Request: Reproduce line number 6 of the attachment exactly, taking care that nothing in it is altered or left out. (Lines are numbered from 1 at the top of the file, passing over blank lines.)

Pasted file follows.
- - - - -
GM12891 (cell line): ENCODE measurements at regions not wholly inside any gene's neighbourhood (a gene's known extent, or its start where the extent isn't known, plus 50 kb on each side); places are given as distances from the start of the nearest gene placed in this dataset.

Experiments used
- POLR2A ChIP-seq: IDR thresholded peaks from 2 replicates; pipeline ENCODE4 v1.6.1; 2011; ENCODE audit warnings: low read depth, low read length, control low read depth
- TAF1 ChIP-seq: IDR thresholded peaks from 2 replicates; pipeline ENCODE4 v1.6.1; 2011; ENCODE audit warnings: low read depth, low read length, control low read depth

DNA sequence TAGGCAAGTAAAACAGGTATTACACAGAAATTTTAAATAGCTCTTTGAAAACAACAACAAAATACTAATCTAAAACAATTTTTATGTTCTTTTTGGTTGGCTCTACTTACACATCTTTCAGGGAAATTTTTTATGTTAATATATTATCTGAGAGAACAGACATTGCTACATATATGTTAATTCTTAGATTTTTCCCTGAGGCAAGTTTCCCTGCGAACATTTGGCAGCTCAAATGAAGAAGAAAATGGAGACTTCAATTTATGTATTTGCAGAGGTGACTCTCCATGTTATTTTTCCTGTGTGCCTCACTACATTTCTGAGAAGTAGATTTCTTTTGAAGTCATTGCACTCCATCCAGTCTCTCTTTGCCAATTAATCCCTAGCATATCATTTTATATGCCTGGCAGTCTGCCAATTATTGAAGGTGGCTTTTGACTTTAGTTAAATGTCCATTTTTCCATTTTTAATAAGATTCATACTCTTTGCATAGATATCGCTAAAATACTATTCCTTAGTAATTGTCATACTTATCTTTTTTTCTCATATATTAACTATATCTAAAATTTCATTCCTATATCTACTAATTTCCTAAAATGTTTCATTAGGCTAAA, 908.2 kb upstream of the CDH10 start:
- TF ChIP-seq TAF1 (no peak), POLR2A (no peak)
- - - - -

- TF ChIP-seq TAF1 (no peak), POLR2A (no peak)